After the price of US benchmark crude set for May delivery fell as low as -$40 per barrel, we bring you answers to pressing questions ranging from what's a crude future, why are we short on oil storage and what it means for you, the consumer.

The sun sets behind a crude oil pump jack on a drill pad in the Permian Basin in Loving County, Texas, US, November 24, 2019.
The sun sets behind a crude oil pump jack on a drill pad in the Permian Basin in Loving County, Texas, US, November 24, 2019. (Reuters)

The world is awash with oil, but there's little demand for it and we're running out of places to put it.

That, in a nutshell, explains Monday's strange and unprecedented events on the market, where traders essentially offered to pay others to deal with the oil they were due to have delivered next month.

The price of West Texas intermediate crude that would be delivered in May was selling for around $15 a barrel on Monday morning, but fell as low as -$40 per barrel during the day. The price bounced out of the negative on Tuesday.

“It’s the worst oil price in history, which shouldn’t surprise us, because it’s the inevitable result of the biggest supply and demand disparity in history,” said Ryan Sitton, commissioner at the Texas Railroad Commission, which regulates the state’s oil industry.

There's little mystery as to why there's so little demand for oil. 

Efforts to limit the spread of the coronavirus have major cities around the world on lockdown, air travel has been seriously curtailed and millions of people are working from home, leading to far fewer commuters on the roads.

But pumps are still running, extracting oil from the ground and all that oil has to go somewhere. 

Here are some questions and answers about the latest developments in the oil patch, like has this ever happened before.

But first, how will this affect the price of petrol?

Short answer, yes.

Cheap oil leads to cheaper prices at the pump, which are often viewed as a boon for consumers. The average price in the US for a gallon of regular gasoline fell to about $1.49 or less, more than $1 less than a year ago, according to AAA.

But this time around, it's not good for anybody, said Jim Burkhard, vice president at IHS Markit.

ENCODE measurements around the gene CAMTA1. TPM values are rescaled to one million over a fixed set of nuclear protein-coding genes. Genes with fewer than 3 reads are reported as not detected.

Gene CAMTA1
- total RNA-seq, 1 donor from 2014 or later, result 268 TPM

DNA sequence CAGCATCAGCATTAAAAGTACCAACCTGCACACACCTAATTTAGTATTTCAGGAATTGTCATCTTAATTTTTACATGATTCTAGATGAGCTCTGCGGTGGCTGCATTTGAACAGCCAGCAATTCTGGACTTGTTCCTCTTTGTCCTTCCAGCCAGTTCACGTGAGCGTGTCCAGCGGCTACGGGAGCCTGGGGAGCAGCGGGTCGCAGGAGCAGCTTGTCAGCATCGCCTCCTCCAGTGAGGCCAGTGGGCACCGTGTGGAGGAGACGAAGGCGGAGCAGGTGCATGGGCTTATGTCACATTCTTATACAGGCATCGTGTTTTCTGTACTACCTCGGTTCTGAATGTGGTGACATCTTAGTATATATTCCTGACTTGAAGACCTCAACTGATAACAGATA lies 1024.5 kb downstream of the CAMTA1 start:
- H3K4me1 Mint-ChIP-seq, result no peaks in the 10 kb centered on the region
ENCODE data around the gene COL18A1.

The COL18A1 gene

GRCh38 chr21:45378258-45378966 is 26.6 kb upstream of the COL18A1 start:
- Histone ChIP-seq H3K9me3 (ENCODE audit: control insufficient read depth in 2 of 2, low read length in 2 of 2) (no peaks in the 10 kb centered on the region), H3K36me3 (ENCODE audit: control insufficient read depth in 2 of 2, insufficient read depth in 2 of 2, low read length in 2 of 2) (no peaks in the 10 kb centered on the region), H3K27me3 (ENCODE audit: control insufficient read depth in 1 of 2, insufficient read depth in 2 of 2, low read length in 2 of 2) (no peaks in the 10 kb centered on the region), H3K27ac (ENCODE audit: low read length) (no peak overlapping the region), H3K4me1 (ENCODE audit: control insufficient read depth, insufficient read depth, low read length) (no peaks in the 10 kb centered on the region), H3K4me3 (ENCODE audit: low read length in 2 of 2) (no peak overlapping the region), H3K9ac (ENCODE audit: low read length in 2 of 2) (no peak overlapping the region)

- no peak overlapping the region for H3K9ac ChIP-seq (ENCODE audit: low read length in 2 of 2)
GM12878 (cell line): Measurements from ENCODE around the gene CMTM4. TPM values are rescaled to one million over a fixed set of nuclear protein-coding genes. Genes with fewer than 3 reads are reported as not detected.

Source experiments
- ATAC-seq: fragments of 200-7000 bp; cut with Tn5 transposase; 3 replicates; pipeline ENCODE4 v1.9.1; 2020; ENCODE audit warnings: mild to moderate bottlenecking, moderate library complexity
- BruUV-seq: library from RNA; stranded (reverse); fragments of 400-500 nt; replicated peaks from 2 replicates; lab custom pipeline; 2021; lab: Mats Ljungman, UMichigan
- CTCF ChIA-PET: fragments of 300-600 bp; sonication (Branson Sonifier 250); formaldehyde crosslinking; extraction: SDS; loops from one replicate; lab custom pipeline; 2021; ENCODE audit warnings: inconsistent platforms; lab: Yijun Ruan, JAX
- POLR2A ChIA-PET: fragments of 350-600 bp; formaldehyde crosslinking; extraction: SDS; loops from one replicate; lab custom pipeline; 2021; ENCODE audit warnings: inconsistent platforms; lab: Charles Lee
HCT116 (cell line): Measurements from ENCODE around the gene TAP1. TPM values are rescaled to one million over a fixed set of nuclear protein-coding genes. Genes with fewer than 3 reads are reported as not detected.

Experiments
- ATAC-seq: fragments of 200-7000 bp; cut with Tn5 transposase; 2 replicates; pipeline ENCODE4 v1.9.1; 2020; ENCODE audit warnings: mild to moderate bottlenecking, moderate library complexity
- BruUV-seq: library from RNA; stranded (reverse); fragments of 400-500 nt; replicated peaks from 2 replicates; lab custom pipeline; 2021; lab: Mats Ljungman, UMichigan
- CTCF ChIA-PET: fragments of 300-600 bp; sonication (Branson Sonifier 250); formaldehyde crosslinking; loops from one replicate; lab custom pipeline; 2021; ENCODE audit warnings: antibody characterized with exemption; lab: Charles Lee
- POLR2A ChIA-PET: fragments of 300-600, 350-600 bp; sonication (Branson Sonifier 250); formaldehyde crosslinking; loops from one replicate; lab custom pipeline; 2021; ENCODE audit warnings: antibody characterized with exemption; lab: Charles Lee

“Typically when oil prices fall, gasoline prices fall and that benefits consumers,” Burkhard said.

"But prices are falling today because hardly anyone driving, they’re driving a lot, lot less. So it’s difficult for anyone to take advantage of these lower gasoline prices if they’re not driving. So there’s no winner in this situation today.”

With recent lower oil prices, the typical American family is probably going to save about $150 to $175 this month on their fuel purchases.

What's a crude oil future?

A crude oil future is a future contract in which buyers of oil and sellers of oil agree to deliver a set amount of crude oil on a set date in the future.

The benchmark futures contract for crude oil in the US involes  the West Texas intermediate crude or WTI, a type of oil traded on the NYMEX

A futures contract is for 1,000 barrels of crude, delivered into Cushing, Oklahoma, the heart of the US pipeline network, where energy companies own storage tanks with roughly 76 million barrels of capacity.

Each contract trades for a month.

What does a 'negative futures price' even mean?

The price of a barrel of crude varies based on factors such as supply, demand and quality. 

Supply of fuel has been far above demand since the coronavirus forced billions of people to stop travelling.

Because of oversupply, storage tanks for WTI are becoming so full it is difficult to find space. 

The US Energy Information Administration said last week that storage at Cushing was about 72 percent full as of April 10.